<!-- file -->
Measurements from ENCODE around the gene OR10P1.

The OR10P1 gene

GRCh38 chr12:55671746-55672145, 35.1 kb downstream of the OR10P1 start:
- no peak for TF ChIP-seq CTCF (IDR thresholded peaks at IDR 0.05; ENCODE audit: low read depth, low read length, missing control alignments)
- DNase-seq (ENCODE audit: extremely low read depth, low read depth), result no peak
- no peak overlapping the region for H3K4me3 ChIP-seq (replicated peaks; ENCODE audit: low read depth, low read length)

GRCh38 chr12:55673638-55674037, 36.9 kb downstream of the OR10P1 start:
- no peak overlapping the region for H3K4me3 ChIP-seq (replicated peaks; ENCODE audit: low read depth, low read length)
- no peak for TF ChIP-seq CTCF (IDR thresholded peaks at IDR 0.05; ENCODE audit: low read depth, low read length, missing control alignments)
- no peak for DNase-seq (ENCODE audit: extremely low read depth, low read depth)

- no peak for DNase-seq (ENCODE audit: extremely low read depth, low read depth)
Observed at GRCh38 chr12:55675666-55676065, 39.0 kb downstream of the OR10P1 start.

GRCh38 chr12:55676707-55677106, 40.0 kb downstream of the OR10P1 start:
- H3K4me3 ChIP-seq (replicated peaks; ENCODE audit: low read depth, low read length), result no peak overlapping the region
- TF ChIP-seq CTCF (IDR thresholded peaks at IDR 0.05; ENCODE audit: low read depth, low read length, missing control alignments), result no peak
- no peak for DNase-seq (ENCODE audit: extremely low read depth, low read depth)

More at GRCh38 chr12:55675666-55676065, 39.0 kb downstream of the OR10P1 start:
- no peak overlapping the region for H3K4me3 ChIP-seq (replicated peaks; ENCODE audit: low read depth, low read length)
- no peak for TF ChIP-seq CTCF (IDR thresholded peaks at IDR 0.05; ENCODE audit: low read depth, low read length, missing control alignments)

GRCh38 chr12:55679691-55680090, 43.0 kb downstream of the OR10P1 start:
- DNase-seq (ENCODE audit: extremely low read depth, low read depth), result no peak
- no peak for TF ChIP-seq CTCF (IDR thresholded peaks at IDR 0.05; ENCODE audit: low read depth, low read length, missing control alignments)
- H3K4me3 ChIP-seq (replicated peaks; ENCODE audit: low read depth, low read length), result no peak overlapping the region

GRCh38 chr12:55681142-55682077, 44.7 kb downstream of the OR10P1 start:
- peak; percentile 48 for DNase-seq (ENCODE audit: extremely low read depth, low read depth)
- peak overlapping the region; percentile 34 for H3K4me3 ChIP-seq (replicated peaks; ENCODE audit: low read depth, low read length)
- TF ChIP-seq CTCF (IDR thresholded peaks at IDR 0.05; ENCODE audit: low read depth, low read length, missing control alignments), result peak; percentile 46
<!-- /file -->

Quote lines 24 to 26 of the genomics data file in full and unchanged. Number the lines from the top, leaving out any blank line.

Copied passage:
GRCh38 chr12:55681142-55682077, 44.7 kb downstream of the OR10P1 start:
- peak; percentile 48 for DNase-seq (ENCODE audit: extremely low read depth, low read depth)
- peak overlapping the region; percentile 34 for H3K4me3 ChIP-seq (replicated peaks; ENCODE audit: low read depth, low read length)